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Bulgarians in Athens and the economic crisis

24 May 2011 / 16:05:21  GRReporter
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"The percentage of those who have the luck to get a job dropped down," said one of the women whom I spoke with about the crisis. Almost every day of the week my way passes through Omonia Square and its surroundings where most of the shops selling products from Bulgaria are located, and the restaurants which have Bulgarian managers are gathering points of the economic migrants on weekends. I decided to finally ask them how they cope in the crisis, whether the number of their customers had decreased, whether Bulgarians are leaving or are they trying to survive somehow.

In two of the mini-markets, where I enter, there are queues of four or five clients, the Greeks are looking to buy milk and other products that they are familiar with, but Bulgarians also shop as they like - mayonnaise for one euro, pretzel sticks for 50cents, various types of cookies for about one euro, bread, juice, sausages and patties. I couldn’t tell if they have felt the crisis and how, because the sales assistants do not want to talk to me and refer me to the owners of the shops, but they were not there.

In a small Bulgarian shop with a "Welcome"sign written on the window, the owner was there and was arranging the merchandise. She was in a hurry when answering me because she had to arrange shelves and place the order for new products. "It is a crisis, people have no money. They come to the store and buy one sausage, two eggs, a banana, the most basic products," she says quickly and continues to clean. Nearby is the Hotel "Moka" where there is a veranda with a caffe on the top floor and some time ago it was a meeting place for Bulgarians, but now it does not work everyday, but only on weekends because the number of customers has decreased. The turnover of the "Gramos" caffe on Marni street has also decreased by 60% according to the words of its manager Krassimir Kirov. "There are customers, but no money. Those who used to come once a week now come once a month. Other people have moved and no longer live in the center, but they went in the suburbs of the city and no longer come as often. As it affects everyone the crisis also affects us," said Krassimir.

A few blocks away from Vatis square are located two Bulgarian restaurant - "Rupite" and "The tasty kebapche". In "Rupite" I turn to the customers and ask one of the women what has happened during the last year and how has the crisis affected her job. Sebat Dervisheva is from Belene and was a seamstress, but lost her job there, which 14 years ago led her in Greece. During these years she was cleaning houses and taking care of elderly sick people, exactly what thousands of other women do who came here in the country due to economic stalemate in Bulgaria. For ten years she had health insurance and until a year ago she earned really good money. "Of course I didn’t work eight hours a day, I worked much more, but I was earning about 2000-3000 euros per month. Now I get about a thousand a month. If you are looking for a job, you'll always find something, but now the percentage of luck has decreased. Those who did not work before don’t work now as well, because they are lazy," she said and smiled.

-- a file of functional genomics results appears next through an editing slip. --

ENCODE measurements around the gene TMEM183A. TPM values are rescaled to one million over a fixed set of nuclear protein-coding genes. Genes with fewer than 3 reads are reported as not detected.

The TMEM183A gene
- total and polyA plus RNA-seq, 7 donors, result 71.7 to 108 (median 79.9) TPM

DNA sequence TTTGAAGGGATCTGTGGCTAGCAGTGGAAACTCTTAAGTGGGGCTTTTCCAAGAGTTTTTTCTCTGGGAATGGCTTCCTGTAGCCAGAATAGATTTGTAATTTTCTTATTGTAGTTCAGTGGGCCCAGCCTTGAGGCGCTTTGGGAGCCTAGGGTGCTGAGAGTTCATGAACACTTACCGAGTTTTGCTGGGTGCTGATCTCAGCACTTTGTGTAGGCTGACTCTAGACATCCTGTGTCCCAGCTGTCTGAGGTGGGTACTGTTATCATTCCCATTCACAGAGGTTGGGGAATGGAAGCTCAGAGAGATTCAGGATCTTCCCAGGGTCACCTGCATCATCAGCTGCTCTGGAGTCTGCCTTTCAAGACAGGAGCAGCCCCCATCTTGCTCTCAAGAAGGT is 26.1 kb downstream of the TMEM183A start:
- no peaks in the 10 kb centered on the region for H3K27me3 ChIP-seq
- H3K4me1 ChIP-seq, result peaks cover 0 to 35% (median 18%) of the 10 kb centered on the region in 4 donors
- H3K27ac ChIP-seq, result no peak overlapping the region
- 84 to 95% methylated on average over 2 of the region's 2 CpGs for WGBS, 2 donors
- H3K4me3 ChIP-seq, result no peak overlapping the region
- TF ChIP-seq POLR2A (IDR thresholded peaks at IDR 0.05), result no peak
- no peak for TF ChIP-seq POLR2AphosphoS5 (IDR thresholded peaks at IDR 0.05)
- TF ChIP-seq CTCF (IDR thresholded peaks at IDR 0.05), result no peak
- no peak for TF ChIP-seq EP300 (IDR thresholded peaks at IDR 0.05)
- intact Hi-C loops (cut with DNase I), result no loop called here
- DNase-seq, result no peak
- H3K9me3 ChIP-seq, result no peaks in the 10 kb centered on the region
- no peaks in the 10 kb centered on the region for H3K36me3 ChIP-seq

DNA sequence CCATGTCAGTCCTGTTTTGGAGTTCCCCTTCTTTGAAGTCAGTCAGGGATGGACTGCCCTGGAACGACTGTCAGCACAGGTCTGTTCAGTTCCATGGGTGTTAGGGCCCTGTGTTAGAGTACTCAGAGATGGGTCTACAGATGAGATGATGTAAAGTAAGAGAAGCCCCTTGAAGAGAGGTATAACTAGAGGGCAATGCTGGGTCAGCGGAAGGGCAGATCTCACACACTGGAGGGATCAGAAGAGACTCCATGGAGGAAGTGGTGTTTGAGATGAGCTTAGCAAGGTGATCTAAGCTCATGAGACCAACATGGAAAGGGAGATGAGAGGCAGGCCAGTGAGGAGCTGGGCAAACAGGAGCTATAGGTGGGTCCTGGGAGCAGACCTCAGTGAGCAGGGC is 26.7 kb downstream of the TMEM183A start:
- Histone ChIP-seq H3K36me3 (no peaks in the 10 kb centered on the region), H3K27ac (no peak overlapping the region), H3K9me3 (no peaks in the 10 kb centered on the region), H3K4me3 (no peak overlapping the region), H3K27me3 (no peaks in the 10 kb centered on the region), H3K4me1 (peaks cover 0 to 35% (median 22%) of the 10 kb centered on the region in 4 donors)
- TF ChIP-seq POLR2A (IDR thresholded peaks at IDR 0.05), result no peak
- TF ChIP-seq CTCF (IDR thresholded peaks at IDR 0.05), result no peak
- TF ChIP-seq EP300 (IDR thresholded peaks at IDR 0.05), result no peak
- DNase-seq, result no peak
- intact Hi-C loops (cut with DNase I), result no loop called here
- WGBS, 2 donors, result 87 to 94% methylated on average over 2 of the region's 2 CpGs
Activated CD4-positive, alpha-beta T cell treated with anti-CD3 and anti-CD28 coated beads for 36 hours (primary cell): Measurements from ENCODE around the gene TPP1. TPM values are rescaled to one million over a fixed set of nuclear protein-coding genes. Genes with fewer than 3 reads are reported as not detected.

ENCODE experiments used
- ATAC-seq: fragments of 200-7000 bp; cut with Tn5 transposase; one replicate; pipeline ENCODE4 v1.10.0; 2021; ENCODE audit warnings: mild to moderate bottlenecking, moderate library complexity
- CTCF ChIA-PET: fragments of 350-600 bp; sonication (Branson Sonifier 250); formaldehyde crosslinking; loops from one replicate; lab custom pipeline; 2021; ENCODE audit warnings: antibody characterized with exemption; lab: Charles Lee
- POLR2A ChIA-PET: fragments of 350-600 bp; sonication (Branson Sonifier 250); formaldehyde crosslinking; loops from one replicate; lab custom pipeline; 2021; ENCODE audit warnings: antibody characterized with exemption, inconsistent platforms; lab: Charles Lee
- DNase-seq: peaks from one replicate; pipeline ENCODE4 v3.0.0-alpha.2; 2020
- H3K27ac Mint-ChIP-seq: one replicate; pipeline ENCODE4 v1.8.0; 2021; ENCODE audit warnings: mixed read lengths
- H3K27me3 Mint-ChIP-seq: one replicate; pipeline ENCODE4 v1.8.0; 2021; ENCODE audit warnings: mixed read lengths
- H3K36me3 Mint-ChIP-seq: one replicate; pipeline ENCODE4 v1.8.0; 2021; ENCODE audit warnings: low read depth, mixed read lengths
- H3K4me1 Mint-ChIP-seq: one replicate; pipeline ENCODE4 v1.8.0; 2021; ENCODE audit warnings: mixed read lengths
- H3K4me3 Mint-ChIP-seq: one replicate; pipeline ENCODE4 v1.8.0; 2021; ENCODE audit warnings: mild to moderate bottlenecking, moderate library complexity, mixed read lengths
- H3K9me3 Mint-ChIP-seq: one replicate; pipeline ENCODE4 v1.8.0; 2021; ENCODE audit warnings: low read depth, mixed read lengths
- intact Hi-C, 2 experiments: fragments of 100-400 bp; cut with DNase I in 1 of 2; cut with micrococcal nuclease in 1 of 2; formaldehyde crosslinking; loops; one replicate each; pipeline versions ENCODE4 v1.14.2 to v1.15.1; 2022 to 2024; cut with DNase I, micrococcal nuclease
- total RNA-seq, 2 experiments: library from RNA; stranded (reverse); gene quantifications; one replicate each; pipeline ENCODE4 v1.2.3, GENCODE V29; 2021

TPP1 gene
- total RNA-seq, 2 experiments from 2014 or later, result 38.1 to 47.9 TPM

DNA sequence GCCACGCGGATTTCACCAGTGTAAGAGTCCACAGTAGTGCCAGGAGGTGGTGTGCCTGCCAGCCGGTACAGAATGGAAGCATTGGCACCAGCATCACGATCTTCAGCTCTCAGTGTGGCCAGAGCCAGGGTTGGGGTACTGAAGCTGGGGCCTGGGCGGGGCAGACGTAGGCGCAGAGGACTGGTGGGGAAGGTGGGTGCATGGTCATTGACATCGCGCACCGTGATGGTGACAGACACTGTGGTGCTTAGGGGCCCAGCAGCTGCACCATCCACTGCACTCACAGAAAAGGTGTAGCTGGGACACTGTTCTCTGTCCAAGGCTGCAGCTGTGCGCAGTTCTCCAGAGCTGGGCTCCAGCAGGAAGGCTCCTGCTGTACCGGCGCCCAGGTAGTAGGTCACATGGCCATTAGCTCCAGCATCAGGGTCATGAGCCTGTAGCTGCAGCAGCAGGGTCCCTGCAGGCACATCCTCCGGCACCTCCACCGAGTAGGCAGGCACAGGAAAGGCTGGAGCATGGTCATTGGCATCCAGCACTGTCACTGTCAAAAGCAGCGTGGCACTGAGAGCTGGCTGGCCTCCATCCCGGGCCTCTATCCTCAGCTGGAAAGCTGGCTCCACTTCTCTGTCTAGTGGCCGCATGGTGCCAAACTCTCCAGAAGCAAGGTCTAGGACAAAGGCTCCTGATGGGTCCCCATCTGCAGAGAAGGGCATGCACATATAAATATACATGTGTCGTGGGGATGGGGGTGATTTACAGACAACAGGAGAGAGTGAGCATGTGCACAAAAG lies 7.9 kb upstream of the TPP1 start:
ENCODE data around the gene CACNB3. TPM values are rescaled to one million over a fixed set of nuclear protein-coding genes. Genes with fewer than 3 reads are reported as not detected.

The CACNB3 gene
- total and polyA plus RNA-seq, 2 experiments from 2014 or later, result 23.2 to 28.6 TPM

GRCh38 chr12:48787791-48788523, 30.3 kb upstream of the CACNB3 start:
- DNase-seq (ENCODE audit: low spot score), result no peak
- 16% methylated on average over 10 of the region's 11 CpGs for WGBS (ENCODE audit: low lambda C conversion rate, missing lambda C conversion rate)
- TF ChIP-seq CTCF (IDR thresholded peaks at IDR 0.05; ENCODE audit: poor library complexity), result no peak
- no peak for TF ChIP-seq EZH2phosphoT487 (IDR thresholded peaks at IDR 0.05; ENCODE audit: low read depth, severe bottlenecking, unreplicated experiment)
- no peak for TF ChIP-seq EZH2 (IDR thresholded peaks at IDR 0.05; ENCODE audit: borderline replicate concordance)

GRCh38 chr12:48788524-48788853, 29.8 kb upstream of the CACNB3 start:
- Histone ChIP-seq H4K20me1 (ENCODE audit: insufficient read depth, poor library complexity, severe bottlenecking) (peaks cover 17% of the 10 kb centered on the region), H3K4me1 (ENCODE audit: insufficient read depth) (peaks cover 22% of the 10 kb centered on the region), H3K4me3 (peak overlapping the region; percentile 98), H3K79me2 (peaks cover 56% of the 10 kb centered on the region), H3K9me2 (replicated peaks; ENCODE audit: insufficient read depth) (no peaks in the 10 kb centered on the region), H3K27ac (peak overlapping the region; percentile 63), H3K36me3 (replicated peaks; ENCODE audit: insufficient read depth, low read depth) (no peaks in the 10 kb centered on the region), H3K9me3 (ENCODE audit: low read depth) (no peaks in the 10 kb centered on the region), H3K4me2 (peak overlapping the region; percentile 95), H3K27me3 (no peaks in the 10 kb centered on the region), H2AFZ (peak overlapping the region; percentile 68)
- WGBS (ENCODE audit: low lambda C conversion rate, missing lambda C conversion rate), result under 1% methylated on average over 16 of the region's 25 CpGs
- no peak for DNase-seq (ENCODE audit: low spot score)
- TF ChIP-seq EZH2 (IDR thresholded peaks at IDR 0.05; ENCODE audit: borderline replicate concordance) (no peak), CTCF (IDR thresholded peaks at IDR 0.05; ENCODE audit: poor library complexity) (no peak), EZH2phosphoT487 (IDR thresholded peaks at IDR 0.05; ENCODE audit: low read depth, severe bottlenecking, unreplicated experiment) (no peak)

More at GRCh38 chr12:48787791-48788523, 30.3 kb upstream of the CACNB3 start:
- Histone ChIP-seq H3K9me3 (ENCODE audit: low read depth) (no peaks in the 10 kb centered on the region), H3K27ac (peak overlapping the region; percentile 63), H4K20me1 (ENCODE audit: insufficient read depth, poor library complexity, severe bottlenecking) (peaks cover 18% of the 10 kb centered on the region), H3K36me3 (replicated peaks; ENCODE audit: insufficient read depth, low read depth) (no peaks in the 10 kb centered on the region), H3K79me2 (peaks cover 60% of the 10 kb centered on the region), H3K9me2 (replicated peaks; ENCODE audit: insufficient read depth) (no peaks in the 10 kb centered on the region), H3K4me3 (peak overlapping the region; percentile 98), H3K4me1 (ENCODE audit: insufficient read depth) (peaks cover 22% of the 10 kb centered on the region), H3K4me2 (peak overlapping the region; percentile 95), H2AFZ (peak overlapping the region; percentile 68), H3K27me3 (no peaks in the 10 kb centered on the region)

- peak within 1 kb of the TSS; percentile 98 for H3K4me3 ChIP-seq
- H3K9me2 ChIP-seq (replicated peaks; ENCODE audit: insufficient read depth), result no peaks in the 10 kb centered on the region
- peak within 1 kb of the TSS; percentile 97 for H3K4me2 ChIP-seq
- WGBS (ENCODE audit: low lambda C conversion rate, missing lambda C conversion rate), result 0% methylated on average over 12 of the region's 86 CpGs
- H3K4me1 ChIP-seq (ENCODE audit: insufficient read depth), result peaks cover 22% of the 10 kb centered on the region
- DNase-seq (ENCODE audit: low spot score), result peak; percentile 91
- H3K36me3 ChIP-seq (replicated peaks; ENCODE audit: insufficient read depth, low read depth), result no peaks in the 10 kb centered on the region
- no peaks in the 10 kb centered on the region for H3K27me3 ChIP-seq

In a conversation with another woman aged 58 who has no social security and without sufficient work experience in order to receive a pension I learned that women continue to arrive from Bulgaria in order to find work in Greece. Elderly women, retired, who come without ever being abroad and without knowing any foreign language and coming for the sole purpose to find someone even older to care for him and earn a minimum wage . I an trying to think logically, that in Bulgaria they have a pension, and most of them have a home, but I grow numb because of the comment of the woman who says, "well yes, but the home you can not eat. Here at least the weather is warm, and the church gives food for foreigners twice a day. So if they are left unemployed, at least they won’t be left hungry."

It is strange that more and more often I hear the story of people who come to work in Greece while previously having a successful business in Bulgaria, but something wrong has happened. Usually their friends who are telling me about them are amazed by these decisions, by these twists of faith and at the same time worried that they can not do anything because they themselves are having a difficult time getting around here. Others say that to stay and work here you need to be tough and set a goal for yourself to follow, otherwise you can not manage. Those who cannot keep up with the pace of work go back. The rest do not complain, despite the difficulties. Are satisfied that they manage to provide education for their children with the money earned, because they say that Bulgarians are made this way.


Marina Nikolova

Tags: news society emmigrants politics Bulgarians in Greece economic crisis
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